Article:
UK electric vehicle drivers face charging point struggle
The UK’s EV charging infrastructure is still underdeveloped according to new nationwide study
A study by British charging point manufacturer Andersen has revealed that the UK electric vehicle charging infrastructure is still heavily underdeveloped, with parts of the country having to share one on-street charging point between 1,000 vehicles and large discrepancies throughout the nation’s regions.
On average, UK EV drivers share one charging station between 55 cars. However, drivers in the South West have just one on-street charger to service every 1,448 vehicles, while those in Yorkshire and the Humber have to share one charging point between 1,019 cars.
Unsurprisingly, London is the best supported region in the UK, accounting for 78 percent of all the UK’s commercial charging points – although the spread of charging points shows favour towards some of the capital’s wealthier boroughs.
In areas such as Westminster, Wandsworth, Kensington and Chelsea, just 10 cars need to compete for each on-street charger. However, residents in the borough of Redbridge have to share one charging point between 237 electric vehicles.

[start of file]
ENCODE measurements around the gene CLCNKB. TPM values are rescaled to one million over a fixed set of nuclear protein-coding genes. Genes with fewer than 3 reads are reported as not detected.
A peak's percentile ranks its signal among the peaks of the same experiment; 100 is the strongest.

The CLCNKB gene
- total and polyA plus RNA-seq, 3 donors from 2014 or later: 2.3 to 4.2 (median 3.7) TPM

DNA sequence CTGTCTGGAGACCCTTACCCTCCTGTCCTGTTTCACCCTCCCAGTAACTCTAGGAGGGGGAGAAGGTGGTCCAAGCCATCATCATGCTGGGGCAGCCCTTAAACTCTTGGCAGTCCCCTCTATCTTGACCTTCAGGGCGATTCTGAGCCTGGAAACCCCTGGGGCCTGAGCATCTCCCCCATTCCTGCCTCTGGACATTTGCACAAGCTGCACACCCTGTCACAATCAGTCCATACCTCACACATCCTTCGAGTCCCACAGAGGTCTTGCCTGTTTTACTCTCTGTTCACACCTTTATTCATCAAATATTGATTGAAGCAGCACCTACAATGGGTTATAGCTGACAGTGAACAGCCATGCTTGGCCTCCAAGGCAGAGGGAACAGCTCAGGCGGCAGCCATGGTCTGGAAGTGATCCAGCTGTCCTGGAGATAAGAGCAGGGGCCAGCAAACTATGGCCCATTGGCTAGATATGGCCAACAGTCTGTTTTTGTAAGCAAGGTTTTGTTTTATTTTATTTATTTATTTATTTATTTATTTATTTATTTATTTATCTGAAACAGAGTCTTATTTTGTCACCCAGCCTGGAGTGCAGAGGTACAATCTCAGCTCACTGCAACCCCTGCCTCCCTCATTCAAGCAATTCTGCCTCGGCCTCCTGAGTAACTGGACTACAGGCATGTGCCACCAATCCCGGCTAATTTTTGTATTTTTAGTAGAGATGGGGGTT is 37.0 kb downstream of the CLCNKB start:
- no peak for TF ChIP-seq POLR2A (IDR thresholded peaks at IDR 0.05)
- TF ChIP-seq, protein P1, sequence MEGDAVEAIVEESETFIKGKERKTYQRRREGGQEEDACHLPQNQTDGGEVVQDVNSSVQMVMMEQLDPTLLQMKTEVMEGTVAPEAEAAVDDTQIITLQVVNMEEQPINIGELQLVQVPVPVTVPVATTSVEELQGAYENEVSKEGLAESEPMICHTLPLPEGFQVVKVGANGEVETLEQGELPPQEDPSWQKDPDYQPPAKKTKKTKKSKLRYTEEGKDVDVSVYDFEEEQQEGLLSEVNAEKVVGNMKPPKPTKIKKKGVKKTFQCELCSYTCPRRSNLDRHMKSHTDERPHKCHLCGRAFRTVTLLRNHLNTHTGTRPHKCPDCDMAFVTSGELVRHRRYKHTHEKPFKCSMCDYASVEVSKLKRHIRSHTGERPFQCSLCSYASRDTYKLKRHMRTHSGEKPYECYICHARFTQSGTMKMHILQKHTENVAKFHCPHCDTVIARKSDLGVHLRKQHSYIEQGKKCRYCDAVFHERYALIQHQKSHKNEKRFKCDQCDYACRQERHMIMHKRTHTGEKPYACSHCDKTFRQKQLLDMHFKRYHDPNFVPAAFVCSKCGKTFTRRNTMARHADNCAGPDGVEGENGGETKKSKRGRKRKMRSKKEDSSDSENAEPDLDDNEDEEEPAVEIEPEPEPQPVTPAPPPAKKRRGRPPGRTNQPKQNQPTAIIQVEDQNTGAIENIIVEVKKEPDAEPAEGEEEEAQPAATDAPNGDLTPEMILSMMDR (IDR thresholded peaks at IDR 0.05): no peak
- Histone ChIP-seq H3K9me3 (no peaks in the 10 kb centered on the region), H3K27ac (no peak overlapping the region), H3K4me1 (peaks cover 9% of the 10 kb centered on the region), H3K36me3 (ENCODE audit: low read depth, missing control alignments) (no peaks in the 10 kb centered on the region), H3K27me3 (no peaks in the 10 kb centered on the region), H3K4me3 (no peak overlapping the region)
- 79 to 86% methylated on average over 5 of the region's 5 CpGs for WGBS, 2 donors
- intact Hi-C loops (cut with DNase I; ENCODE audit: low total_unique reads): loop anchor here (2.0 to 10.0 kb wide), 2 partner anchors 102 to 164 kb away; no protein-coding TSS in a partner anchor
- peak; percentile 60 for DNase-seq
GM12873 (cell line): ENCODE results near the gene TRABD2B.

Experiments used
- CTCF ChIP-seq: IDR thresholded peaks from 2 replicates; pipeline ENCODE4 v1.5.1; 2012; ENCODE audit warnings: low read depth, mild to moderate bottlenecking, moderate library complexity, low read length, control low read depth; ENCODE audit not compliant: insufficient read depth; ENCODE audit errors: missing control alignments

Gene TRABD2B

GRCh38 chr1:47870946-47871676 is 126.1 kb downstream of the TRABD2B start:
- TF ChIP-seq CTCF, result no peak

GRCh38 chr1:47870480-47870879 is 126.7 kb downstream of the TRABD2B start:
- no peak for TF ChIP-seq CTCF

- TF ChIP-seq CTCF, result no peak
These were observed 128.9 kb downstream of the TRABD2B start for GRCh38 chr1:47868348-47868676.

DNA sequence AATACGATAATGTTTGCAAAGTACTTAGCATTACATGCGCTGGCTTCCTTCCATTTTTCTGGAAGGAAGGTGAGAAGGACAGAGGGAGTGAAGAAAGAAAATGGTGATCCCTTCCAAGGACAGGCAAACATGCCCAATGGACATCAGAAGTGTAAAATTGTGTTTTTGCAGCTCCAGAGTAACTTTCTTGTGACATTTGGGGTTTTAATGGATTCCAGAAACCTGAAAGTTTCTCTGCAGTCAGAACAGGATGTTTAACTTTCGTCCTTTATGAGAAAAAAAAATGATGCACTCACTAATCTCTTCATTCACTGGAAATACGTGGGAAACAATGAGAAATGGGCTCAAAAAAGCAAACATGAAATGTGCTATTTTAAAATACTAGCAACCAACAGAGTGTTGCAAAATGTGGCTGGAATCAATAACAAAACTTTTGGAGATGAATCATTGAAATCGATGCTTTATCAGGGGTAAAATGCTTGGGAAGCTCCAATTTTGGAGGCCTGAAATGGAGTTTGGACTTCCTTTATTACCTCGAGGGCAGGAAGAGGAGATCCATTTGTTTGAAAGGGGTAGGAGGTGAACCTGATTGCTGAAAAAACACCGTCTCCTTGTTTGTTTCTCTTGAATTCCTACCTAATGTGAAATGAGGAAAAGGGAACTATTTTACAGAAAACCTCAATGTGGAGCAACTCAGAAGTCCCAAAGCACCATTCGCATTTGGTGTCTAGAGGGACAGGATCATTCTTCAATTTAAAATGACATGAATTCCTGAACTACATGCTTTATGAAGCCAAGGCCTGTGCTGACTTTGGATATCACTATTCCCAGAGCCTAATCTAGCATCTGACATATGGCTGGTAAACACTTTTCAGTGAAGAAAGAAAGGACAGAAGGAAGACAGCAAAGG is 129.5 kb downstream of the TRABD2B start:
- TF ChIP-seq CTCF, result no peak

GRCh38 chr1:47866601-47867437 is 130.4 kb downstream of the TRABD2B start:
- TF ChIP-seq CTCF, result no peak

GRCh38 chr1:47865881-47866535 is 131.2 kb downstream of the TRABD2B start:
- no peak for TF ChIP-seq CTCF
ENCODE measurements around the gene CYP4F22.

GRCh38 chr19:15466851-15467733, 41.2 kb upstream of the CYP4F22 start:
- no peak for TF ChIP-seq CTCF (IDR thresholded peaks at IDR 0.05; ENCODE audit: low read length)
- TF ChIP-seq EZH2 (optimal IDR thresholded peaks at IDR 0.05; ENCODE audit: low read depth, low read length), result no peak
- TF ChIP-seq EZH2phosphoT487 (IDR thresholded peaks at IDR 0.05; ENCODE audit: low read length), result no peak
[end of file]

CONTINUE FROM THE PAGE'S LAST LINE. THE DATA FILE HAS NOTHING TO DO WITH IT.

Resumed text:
The electric vehicle market is also expected to more than double this year, which will place even more strain on the UK’s fledgling commercial charging infrastructure.
Currently, around 80 per cent of electric vehicle owners have access to a domestic wallbox charger. However, a third of UK homeowners have neither a driveway nor garage on which to install the technology. This figure swells to 60 per cent for those living in town and city centres, which could hamper the take-up of electric vehicles.
Jerome Faissat, Commercial Director of Andersen, said: “Electric vehicles are the future of motoring in this country and market share has trebled in the last year with even greater growth forecast over the next 12 months. Even with the pledged Government funding, there is still a huge shortfall in the infrastructure required to serve those who have made the switch so far and is holding others back from making the change.
“A discrepancy in Local Government funding for publicly accessible charging stations is creating a two-tier system in which those living in large properties or illustrious postcodes are better able to benefit from the significant fuel savings and environmental benefits afforded by electric vehicles.”
The Department for Transport recently set aside £10 million of public funds to councils, which will fund the installation of a further 7,200 commercial charging stations across the UK by 2021.
Do you think the UK’s charging infrastructure will expand fast enough to cope with the uptake of electric vehicles? Let us know in the comments section…